Saturday, February 16, 2013

Musket, Rifle, Skirmishers.....Ranges

I'm reading a fascinating book by Earl Hess - "The Rifle Musket in Civil War Combat, Reality and Myth".   Hess follows very much in line with Paddy Griffith's earlier work, and convincingly lays out evidence that the rifle musket did very little to change battleline combat ranges.  A combination of visibility, unit control, tactical decisions, terrain, and weapon ballistic characteristics, made the rifle musket battleline engagement ranges somewhat longer, but still appreciably short of what the weapon's capabilities were.   I don't have the exact number, but he suggests that the average battleline engatement range was around 90 yards, vs. 60 to 70 in the Napoleonic era.

BUT - the big difference was that skirmishers and snipers now had a much more capable weapon, and used it with effectiveness.   The skirmish ranges would be 200+ yards, with skirmishers deployed from 100/200 yards in front of the battleline to as much as 500 to 800 yards!  

Hess points out that the Federal armies had a distinct skirmish advantage when compared to the Confederates in the Western theatre.  In particular, he spends considerable time discussing the Atlanta campaign, when skirmishers really came into their own.   Part of the Federal advantage was leadership and an emphasis on skirmishers, while part of the Federal advantage was that they had the supply system in place to provide plenty of ammunition for the skirmshers to fire off!  Confederate units labored under ammo limitations, and fired distinctly lower numbers of rounds.

I started thinking about representing skirmishers in Field of Battle.  I truly think wargame rules get skirmishers wrong.  In my opinion, they're best represented as an abstracted benefit.  Its very difficult to model one of their primary functions - intelligence, being the "eyes and ears" of a unit.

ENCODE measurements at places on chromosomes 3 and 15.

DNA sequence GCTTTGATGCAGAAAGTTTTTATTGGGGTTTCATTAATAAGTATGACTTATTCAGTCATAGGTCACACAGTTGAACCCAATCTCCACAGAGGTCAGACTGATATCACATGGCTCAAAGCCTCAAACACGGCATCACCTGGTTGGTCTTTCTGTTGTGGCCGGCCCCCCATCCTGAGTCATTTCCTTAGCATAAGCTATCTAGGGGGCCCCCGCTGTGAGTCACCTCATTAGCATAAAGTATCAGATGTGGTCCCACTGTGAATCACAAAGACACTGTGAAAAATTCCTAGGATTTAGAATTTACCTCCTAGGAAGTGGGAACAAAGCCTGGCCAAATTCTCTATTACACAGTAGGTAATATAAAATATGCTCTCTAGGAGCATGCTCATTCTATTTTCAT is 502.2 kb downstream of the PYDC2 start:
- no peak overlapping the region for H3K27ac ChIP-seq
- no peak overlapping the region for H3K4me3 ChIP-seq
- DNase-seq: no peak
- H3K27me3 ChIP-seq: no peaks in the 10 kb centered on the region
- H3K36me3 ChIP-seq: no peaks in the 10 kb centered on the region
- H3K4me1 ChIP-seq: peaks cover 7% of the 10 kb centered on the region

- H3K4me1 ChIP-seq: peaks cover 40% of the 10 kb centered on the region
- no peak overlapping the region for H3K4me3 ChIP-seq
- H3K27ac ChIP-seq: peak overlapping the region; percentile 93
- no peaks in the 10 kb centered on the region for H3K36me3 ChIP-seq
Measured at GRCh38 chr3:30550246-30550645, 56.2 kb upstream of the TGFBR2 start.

I think the best way is to look at unit ranges over the horse and musket period.   From "bad" skirmishing or non-skirmishing Napoleonic systems and earlier (SYW, WSS), I can broadly say that there aren't significant skirmishers.   They'd use the battleline vs. battleline model, with roughly a 100 yard range. 

As you get the "good" Napoleonic skirmish units (French, British, later Continental armies), that range doubles, as a skirmish screen proceeds the battleline.  So, let's say the range is 200 yards.

For the ACW, those numbers just go up, to a net of 400 yard range.

The longer ranges are abstracted in game terms by the long range of the units.   I'd propose that an interesting tweak to Field of Battle would be to disallow long ranges for units that were "out skirmished.   I tossed the graphic (below) together to illustrate my thinking.

I need to stop messing with this and get back to editing Pulse of Battle!

Tuesday, February 12, 2013

Pulse of Battle Update

I haven't been posting many updates lately, as I've been focusing on using my free time to work on writing on Pulse of Battle.   I chuckle when I see the "One Page Rules" discussions on The Miniatures Page.   Hmmm.   One page rules.   What they really mean is 1 page reference sheet.   It's quite impossible to have a 1 page set of rules.  There are sooooooo many situations and questions that players have when playing a game.  I'm not saying that my rules are exhaustive, but they are aimed at being precise, concise, and easy to use/comprehend.    You can't do explanations in one page for everything.....

We played a final set of test games last Saturday with Pulse of Battle.  Two games, 2nd Punic War.   The Carthaginians had the advantage of a large leadership advantage, and somewhat better troop quality.   They won both games, which wasn't too much of a surprise.

I'm very happy with PoB now.  Only a couple of minor fixes popped up in the game, and the games played really well and smoothly.

PoB is now in the edit phase.  It's in the hands of 4 thorough and capable editors, who are providing tons of edit suggestions to me.   I think this set of rules will be by far the best edited, "cleanest" set that I've done. 

That being said, I'm sure I'll see errors and typos when the first printed copy arrives!

A couple of photos from the games: